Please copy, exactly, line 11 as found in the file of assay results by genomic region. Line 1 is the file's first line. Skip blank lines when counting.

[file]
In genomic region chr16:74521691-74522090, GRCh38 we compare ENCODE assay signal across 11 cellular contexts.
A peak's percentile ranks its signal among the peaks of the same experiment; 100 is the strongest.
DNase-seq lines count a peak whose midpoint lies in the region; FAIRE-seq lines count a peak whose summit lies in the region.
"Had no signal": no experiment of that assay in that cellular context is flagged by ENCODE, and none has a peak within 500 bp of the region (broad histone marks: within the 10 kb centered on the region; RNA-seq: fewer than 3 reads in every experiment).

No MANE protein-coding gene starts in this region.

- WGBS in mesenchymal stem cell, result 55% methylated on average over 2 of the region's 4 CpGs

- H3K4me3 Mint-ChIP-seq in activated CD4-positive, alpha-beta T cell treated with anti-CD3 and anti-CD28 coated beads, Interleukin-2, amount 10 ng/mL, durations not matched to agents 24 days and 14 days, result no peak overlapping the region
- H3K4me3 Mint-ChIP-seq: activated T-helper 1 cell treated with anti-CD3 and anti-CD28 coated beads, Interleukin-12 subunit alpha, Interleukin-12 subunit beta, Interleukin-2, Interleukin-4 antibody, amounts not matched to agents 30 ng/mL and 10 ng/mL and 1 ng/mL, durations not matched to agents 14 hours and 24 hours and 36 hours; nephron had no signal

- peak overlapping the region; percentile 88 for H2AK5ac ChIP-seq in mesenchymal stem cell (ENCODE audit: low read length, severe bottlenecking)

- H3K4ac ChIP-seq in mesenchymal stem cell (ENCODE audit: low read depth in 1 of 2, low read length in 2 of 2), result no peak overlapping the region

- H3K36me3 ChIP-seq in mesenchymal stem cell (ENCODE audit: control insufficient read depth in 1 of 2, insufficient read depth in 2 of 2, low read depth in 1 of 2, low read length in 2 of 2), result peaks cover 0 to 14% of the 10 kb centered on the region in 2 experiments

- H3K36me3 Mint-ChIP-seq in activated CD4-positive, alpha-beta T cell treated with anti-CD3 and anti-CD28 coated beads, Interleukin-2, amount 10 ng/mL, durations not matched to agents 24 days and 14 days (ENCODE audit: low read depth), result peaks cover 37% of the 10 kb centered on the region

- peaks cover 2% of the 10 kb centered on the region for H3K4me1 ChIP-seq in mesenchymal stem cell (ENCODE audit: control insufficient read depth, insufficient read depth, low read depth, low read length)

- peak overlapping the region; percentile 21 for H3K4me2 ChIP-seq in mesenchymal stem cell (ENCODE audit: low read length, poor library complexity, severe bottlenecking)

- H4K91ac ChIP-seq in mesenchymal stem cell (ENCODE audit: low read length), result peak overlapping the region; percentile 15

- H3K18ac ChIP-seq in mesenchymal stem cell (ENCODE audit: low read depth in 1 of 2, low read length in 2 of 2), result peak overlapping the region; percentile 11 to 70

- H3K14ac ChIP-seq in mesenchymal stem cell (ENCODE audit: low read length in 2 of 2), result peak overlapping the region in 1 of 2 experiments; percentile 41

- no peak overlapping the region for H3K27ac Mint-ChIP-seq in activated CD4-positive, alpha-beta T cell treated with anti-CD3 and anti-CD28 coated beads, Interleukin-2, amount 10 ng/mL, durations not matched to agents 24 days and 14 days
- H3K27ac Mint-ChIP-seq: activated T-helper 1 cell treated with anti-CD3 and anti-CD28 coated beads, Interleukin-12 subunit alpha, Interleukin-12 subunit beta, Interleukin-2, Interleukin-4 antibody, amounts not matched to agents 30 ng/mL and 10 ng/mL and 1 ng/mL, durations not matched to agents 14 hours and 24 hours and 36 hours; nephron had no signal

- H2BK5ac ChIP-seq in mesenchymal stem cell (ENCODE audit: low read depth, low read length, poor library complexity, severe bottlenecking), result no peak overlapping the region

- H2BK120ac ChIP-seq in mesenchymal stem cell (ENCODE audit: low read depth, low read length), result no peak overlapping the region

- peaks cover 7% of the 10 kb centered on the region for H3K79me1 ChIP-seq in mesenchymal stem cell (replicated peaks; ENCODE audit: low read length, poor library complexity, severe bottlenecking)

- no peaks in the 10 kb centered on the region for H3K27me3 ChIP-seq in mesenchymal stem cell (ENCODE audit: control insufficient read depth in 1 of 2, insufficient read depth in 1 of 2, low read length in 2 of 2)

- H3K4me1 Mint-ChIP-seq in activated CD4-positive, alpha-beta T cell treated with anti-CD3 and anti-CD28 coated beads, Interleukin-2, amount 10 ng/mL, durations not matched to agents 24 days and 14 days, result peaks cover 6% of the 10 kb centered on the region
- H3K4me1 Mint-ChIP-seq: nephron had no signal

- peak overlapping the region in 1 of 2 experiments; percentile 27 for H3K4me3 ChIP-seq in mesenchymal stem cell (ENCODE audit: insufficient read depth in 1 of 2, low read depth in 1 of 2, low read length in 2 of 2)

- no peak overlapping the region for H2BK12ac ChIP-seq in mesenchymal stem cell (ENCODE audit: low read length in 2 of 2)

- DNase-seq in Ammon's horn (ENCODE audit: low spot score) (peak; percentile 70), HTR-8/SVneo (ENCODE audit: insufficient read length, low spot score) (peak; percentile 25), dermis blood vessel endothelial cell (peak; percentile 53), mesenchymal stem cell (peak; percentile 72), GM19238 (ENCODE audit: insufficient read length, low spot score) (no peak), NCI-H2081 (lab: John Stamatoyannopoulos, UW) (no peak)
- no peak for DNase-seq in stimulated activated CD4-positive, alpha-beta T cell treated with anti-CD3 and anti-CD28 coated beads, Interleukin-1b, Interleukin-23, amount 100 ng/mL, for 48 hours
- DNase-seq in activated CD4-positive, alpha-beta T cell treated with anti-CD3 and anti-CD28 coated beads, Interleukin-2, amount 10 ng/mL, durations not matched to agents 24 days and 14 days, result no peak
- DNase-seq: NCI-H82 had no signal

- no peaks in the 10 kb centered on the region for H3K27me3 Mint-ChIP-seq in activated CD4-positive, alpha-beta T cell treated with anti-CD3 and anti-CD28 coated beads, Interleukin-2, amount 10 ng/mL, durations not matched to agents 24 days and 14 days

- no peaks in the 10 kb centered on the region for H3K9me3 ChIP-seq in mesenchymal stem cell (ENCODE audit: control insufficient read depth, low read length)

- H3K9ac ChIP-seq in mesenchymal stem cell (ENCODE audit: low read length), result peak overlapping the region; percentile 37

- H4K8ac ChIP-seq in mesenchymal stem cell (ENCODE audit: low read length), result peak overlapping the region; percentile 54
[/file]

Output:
- H3K36me3 ChIP-seq in mesenchymal stem cell (ENCODE audit: control insufficient read depth in 1 of 2, insufficient read depth in 2 of 2, low read depth in 1 of 2, low read length in 2 of 2), result peaks cover 0 to 14% of the 10 kb centered on the region in 2 experiments